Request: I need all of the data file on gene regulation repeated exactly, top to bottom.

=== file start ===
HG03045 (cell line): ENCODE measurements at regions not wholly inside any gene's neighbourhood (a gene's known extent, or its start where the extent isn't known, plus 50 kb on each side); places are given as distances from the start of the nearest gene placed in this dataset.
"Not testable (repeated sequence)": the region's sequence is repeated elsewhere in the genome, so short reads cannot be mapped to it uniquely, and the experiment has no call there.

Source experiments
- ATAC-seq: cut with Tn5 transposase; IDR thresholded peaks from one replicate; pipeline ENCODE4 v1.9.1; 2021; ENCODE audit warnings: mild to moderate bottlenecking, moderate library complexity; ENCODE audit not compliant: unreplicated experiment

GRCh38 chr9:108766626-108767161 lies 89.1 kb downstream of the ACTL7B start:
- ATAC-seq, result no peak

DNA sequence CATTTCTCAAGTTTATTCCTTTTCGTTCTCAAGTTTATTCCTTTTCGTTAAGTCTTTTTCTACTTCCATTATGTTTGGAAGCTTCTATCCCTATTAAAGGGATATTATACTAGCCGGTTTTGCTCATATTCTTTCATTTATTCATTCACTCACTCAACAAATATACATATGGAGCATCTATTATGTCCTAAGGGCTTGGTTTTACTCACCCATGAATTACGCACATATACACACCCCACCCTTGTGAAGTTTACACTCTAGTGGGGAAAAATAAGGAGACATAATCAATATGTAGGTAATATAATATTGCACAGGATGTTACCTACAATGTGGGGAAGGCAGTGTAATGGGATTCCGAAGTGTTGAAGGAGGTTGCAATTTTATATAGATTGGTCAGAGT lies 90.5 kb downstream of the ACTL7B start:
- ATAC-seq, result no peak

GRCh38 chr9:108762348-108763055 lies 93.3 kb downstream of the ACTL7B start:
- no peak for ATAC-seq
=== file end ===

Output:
HG03045 (cell line): ENCODE measurements at regions not wholly inside any gene's neighbourhood (a gene's known extent, or its start where the extent isn't known, plus 50 kb on each side); places are given as distances from the start of the nearest gene placed in this dataset.
"Not testable (repeated sequence)": the region's sequence is repeated elsewhere in the genome, so short reads cannot be mapped to it uniquely, and the experiment has no call there.

Source experiments
- ATAC-seq: cut with Tn5 transposase; IDR thresholded peaks from one replicate; pipeline ENCODE4 v1.9.1; 2021; ENCODE audit warnings: mild to moderate bottlenecking, moderate library complexity; ENCODE audit not compliant: unreplicated experiment

GRCh38 chr9:108766626-108767161 lies 89.1 kb downstream of the ACTL7B start:
- ATAC-seq, result no peak

DNA sequence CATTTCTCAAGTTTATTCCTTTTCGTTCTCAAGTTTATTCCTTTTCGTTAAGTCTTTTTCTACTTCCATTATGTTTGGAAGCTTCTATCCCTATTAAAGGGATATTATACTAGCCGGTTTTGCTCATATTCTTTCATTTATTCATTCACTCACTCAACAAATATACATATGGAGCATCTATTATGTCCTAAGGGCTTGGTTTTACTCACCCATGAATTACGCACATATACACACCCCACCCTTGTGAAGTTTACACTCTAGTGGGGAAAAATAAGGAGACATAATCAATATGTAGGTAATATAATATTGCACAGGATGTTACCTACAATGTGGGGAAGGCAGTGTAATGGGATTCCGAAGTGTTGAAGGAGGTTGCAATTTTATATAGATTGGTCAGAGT lies 90.5 kb downstream of the ACTL7B start:
- ATAC-seq, result no peak

GRCh38 chr9:108762348-108763055 lies 93.3 kb downstream of the ACTL7B start:
- no peak for ATAC-seq